MEPS 309:263-278 (2006)  -  doi:10.3354/meps309263

Effects of interdecadal climate variability on marine trophic interactions: rhinoceros auklets and their fish prey

April Hedd1,3,*, Douglas F. Bertram1,2,4, John L. Ryder1,5, Ian L. Jones1,6

1Simon Fraser University, Centre for Wildlife Ecology, Department of Biological Sciences, 8888 University Drive, Burnaby, British Columbia V5A 1S6, Canada
2Environment Canada, Canadian Wildlife Service, 5421 Robertson Rd. Delta, British Columbia V4K 3N2, Canada
3Present address: Cognitive and Behavioural Ecology, Departments of Psychology and Biology, Memorial University of Newfoundland, St. John’s, Newfoundland A1B 3X9, Canada
4Present address: Environment Canada, Canadian Wildlife Service, c/o Institute of Ocean Sciences, 9860 West Saanich Road, PO Box 6000, Sidney, British Columbia V8L 4B2, Canada
5Present address: Environment Canada, Canadian Wildlife Service, 5421 Robertson Rd. Delta, British Columbia V4K 3N2, Canada
6Present address: Department of Biology, Memorial University of Newfoundland, St. John’s, Newfoundland A1B 3X9, Canada
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ABSTRACT: This paper presents time-series information on the diet composition and breeding performance of rhinoceros auklet Cerorhinca monocerata at Triangle Island, British Columbia, Canada, during 15 breeding seasons between 1976 and 2001. Three shifts in ocean climate occurred within British Columbia during this period (1976–77, 1989–90, 1998–99), allowing us to evaluate associations between marine environmental conditions and the reproduction of this piscivorous seabird. Lipid-rich Pacific sand lance Ammodytes hexapterus was the single most important prey delivered to chicks across years (15 yr avg. 38%; annual range 4 to 86%). Interannual variability was high, but in general breeding performance was strongest when 0+ sand lance predominated chick diets. Other annually important prey taxa included Pacific saury Cololabis saira, juvenile rockfishes Sebastes spp., Pacific herring Clupea pallasi and juvenile salmonid Oncorhynchus spp. The dietary importance of these prey also varied seasonally. Marine environmental conditions (evaluated using sea surface temperatures, SSTs) were clearly associated with reproduction of rhinoceros auklet, as both occurrence of sand lance in the diet and the growth rates of chicks diminished as spring SSTs increased (r = –0.680, p < 0.01, and r = –0.697, p < 0.01, respectively). We hypothesized that recruitment to local sand lance populations was temperature dependent. The strong negative relationship between dietary occurrence of 0+ sand lance and spring SST (r = –0.560, p < 0.05), coupled with the lack of a similar relationship for 1+ sand lance (p > 0.20), was consistent with the temperature-dependent recruitment hypothesis. Our data suggest that SSTs could interact with population age structure to affect the recruitment dynamics of Pacific sand lance. We estimated the annual dietary importance of 0+ sand lance to rhinoceros auklets using spring SST and the importance of 0+ sand lance in the diet the previous year.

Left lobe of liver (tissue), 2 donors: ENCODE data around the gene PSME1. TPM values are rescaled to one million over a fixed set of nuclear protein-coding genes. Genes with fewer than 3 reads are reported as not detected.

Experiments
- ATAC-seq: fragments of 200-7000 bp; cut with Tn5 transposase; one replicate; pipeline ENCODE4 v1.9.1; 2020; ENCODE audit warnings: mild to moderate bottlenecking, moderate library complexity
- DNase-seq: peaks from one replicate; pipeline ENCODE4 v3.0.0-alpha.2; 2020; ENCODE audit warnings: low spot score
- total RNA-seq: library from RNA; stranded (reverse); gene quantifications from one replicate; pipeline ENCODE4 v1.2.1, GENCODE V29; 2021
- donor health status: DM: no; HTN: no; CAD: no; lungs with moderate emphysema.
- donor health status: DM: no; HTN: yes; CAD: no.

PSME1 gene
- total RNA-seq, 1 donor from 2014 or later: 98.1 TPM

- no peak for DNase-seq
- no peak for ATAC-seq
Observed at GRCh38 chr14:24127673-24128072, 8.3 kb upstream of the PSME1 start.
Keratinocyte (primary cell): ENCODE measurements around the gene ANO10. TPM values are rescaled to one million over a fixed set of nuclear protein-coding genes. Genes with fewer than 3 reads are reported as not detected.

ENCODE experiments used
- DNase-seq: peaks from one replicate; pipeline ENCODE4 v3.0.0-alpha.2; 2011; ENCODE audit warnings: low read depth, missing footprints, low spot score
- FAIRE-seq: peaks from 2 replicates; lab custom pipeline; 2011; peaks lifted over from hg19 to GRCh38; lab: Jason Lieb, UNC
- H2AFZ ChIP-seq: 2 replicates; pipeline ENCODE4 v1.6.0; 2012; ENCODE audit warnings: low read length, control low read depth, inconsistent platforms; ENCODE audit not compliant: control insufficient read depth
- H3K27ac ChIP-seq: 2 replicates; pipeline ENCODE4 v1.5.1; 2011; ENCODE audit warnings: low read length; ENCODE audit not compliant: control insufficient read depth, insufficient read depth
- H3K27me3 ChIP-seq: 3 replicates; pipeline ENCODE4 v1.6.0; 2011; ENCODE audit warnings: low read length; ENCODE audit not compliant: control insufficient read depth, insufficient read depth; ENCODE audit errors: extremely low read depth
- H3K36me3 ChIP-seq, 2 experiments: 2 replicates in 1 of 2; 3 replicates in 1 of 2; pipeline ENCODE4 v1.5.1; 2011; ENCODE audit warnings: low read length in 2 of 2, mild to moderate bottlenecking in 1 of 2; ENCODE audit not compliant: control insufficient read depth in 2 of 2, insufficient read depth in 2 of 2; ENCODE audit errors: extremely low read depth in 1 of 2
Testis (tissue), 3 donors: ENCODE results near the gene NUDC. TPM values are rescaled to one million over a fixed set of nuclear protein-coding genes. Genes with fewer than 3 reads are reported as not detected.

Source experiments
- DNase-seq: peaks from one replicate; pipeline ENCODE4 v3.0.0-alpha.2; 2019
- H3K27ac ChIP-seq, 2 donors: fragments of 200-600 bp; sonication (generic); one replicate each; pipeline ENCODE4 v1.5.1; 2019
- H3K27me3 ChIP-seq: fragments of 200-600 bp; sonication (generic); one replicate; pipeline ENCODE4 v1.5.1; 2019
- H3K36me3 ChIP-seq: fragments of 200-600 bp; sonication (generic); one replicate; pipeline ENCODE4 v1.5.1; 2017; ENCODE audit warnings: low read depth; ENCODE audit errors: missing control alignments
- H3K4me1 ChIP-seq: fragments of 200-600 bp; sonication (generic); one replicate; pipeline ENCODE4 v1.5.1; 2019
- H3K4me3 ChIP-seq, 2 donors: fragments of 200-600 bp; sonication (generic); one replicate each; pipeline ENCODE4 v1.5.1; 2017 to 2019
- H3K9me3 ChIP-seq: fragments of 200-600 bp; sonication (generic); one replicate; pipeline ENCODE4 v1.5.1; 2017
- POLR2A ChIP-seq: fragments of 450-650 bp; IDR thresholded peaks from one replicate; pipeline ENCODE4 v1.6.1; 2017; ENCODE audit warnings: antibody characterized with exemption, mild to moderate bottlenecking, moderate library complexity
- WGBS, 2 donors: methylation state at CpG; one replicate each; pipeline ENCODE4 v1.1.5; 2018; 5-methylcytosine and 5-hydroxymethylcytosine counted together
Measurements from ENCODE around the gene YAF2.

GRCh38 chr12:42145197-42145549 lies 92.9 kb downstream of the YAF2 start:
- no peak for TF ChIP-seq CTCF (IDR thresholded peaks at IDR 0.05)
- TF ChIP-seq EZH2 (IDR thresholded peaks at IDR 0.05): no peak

KEY WORDS: Ocean climate · Rhinoceros auklet · Cerorhinca monocerata · Forage fish · Ammodytes hexapterus · Sand lance · Rockfish · Pacific saury


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